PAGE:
Tuesday's results may herald 'new American Revolution'
by Barbara Anderson


The Salem News
Thursday, January 21, 2010


"I am only one,
But still I am one.
I cannot do everything,
But still I can do something;
And because I cannot do everything
I will not refuse to do the something that I can do."

Edward Everett Hale, American author and clergyman, 1822-1909

Election Day.

Dress in brown velour jumpsuit, check. Change message on answering machine to "Vote for Scott Brown today," check. Put on brown coat, grab Flat Stanley and ride to polls with Chip Ford, check. Vote for Scott Brown, check.

Poll worker in Marblehead says that already more people have voted at our precinct in two hours than usually vote all day. Citizens doing something.

And who is Flat Stanley, you ask?

Stanley was a little boy in a children's story who was the victim of a falling bookcase and is now part of an unusual minority flat people. My twin Nevada grandchildren are doing a third-grade project that mails him to relatives in other states, who must help him enjoy the local scene.

Already Chip has photographed him with me and the Minuteman on Concord Bridge and at the sun sculpture on the Marblehead-Swampscott line during the winter solstice. Today he held a sign for Scott Brown. Flat Stanley is now a part of history, as are we all.

I remember the Massachusetts bumper sticker "Don't blame me, I voted for McGovern," from the Nixon presidency. North Andover activist Ted Tripp forwarded someone's new variation: "Thank me, I'm from Massachusetts."

He was at the rally/parade where the best homemade sign stated, "Beam us up, Scottie!"

I've been through many campaigns, won some, lost some. My Election Day ritual has been to hold a sign for my issue at my own polling place before heading into town for an election-night party.

This year, I e-mailed Marblehead friends who are voting for Scott Brown telling them to call me if they need a ride. Got just one call. Thought after the weekend storm I might need a ride myself. The local Republicans have set up their own get-out-the-vote service.

We appreciated the invitation to the Brown campaign party, but really hate driving into Boston, so planned to flip between channels from the comfort of home. Our young friends from RedMassGroup will be posting photos of the event, keeping our computers informed as they have throughout this campaign. If you haven't met them, I recommend you get acquainted with this Web site for the duration of Revolution 2010 pure political fun. RedMassGroup.com calls me the "ol' tax-battle axe." It's a compliment, young to old. Ha-ha.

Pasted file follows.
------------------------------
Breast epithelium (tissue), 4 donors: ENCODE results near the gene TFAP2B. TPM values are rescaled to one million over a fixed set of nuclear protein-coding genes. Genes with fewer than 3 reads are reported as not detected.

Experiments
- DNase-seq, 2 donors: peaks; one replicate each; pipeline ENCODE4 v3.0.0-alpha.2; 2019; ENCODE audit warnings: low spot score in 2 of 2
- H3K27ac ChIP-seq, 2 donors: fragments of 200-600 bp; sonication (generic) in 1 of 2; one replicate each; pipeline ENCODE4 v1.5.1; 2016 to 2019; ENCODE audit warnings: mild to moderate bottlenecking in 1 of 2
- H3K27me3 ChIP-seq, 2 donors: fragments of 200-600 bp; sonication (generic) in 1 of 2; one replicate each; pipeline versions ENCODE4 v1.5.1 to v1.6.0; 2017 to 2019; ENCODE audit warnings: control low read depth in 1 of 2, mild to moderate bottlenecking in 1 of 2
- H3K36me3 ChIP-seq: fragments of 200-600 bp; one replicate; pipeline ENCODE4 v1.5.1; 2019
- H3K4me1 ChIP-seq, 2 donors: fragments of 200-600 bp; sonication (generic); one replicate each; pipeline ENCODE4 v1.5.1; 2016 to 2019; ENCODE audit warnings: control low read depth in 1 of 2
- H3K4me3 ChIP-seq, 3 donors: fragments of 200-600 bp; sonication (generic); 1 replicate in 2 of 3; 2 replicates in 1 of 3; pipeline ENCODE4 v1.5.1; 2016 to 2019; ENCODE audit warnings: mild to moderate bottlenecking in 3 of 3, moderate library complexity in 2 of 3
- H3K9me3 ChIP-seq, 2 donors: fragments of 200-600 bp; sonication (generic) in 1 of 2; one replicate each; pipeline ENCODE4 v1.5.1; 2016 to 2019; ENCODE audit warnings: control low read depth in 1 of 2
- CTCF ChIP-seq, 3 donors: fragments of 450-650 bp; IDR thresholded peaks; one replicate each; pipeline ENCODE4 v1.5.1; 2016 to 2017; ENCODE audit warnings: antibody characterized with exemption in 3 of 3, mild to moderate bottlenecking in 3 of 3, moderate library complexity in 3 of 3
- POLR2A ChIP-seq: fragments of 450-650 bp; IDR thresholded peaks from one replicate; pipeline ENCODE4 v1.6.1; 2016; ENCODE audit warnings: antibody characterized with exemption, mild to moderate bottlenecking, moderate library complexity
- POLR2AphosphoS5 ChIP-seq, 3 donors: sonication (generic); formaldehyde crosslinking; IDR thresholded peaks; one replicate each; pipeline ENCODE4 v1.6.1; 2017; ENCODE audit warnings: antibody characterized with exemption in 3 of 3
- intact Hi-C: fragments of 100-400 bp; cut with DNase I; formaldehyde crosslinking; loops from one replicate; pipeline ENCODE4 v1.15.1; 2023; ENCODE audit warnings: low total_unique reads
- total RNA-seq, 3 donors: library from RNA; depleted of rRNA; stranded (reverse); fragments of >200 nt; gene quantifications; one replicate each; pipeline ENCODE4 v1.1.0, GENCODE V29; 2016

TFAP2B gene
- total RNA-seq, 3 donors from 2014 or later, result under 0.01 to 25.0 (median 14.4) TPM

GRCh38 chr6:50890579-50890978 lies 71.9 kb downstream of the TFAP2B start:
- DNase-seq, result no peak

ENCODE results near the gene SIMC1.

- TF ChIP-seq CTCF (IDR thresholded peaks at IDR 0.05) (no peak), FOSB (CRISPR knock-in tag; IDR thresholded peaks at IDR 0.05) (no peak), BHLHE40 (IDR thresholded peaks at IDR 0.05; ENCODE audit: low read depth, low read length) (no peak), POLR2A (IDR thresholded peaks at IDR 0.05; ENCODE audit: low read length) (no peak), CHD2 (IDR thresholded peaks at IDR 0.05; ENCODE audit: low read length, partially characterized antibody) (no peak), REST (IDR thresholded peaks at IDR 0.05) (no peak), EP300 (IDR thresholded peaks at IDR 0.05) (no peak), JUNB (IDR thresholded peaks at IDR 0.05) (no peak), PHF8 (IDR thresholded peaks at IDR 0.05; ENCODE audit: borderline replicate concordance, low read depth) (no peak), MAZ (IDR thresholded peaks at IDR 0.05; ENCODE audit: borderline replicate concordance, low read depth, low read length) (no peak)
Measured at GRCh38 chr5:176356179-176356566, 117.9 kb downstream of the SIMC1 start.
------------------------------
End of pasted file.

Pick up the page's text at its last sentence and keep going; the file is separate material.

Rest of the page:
Gotta run... Independent friend Betsy needs a ride to the polls. Yes, she's voting for Brown, or the answer would have been, call a cab. Saving the country trumps friendship this week.

Back again. After she voted we decided we needed to show off my Scott Brown bumper sticker so we drove to Panera in Vinnin Square to pick up soup for lunch. I have, as a civic duty, been taking my bumper sticker to Panera for the past week, gaining three pounds on bear claws and heart-shaped butter cookies. (Get it? Brown bear? I heart Brown?)

Along with indulging my superstitions, I've been responding to calls from both national and state media about this race. Right after the primary a reporter asked me if I thought Brown was running just to get name recognition for a statewide race later. Without thinking, I responded that if he is, he and his family could be very surprised on Jan. 19.

When I did think about it, I realized the reason I said he had a chance is that I've been observing the Hudak campaign since summer. I've followed the exciting tea-party movement, met the new activists, seen my longtime activist friends recharging their political batteries. Everything began to seem possible again.

Today some of these Brown supporters are expressing concern that if Brown wins, the Washington Democrats will change or subvert the rules to keep him from being seated until they can pass ObamaCare. I don't think that will happen, and this is why:

Play a game with me. You're our congressman, John Tierney. You are driving along in your Obamobile, you glance in your rearview mirror, and there is a black truck on your tail well, a black SUV anyhow driven by Bill Hudak, activist challenger for your seat. Nancy Pelosi tells you to vote for an underhanded deal to keep your constituents' choice for Senate from voting on a locally controversial issue; i.e., to throw yourself under the black truck. What do you say to her?

I chose the Hale quotation for the top of this column because it honors all the people who are pulling together to pull our country back to the people. But I also like it because Edward Everett Hale was from Massachusetts, the nephew of Nathan Hale, of "I only regret that I have but one life to give for my country," Revolutionary War fame.

It's a new American Revolution. Thanks for beaming us up, Scottie.


The comments made and opinions expressed in her columns are those of Barbara Anderson
and do not necessarily reflect those of Citizens for Limited Taxation.


Barbara Anderson is executive director of Citizens for Limited Taxation. Her column appears weekly in the Salem News and other Eagle Tribune newspapers; bi-weekly in the Tinytown Gazette; and occasionally in the Lowell Sun, Providence (RI) Journal and other newspapers.


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